In the early 1850s, the United States’ sectional crisis had abated somewhat, cooled by the Compromise of 1850 and the nation’s general prosperity. In 1852, voters went to the polls in a presidential contest between Whig candidate Winfield Scott and Democratic candidate Franklin Pierce. Both men endorsed the Compromise of 1850. Though it was considered unseemly to hit the campaign trail, Scott did so—much to the benefit of Pierce, as Scott’s speeches focused on forty-year-old battles during the War of 1812 and the weather. In New York, Scott, known as “Old Fuss and Feathers,” talked about a thunderstorm that did not occur and greatly confused the crowd. In Ohio, a cannon firing to herald Scott’s arrival killed a spectator.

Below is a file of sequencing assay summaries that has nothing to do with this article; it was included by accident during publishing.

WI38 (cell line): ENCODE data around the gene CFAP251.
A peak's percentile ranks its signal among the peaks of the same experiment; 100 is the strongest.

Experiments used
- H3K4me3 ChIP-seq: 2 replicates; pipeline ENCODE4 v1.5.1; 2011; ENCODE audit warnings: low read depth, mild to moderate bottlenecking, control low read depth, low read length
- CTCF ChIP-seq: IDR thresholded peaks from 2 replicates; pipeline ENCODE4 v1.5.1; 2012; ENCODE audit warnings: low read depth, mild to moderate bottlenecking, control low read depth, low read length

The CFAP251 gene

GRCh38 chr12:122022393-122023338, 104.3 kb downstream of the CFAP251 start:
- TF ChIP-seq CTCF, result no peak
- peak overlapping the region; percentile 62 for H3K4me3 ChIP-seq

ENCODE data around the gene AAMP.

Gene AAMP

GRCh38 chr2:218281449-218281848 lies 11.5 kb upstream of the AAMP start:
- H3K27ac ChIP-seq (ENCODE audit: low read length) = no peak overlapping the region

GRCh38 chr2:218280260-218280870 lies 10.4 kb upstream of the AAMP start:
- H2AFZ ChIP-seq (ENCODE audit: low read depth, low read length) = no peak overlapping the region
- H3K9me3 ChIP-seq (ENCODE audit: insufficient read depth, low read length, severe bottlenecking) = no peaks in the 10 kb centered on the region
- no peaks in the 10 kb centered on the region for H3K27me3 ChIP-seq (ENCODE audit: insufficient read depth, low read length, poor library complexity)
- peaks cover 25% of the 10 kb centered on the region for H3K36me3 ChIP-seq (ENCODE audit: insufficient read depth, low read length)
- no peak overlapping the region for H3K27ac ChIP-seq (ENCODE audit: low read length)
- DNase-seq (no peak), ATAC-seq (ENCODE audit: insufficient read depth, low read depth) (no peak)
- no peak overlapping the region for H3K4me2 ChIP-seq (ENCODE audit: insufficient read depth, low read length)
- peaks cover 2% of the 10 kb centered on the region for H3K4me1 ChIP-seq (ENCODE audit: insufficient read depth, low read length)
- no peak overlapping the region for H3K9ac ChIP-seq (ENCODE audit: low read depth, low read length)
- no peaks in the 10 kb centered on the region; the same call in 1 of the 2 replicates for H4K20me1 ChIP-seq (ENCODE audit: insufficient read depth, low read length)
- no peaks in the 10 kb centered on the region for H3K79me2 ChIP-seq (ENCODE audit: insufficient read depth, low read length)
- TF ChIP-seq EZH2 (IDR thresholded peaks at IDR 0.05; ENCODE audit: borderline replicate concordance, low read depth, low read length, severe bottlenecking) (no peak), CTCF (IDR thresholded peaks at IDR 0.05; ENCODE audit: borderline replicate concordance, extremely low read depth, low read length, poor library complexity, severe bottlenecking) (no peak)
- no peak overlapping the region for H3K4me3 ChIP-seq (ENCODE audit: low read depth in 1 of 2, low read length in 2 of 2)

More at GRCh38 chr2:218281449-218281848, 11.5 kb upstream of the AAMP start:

Pierce was a supporter of the “Young America” movement of the Democratic Party, which enthusiastically anticipated extending democracy around the world and annexing additional territory for the United States. Pierce did not take a stance on the slavery issue. Helped by Scott’s blunders and the fact that he had played no role in the bruising political battles of the past five years, Pierce won the election. The brief period of tranquility between the North and South did not last long, however; it came to an end in 1854 with the passage of the Kansas-Nebraska Act. This act led to the formation of a new political party, the Republican Party, that committed itself to ending the further expansion of slavery.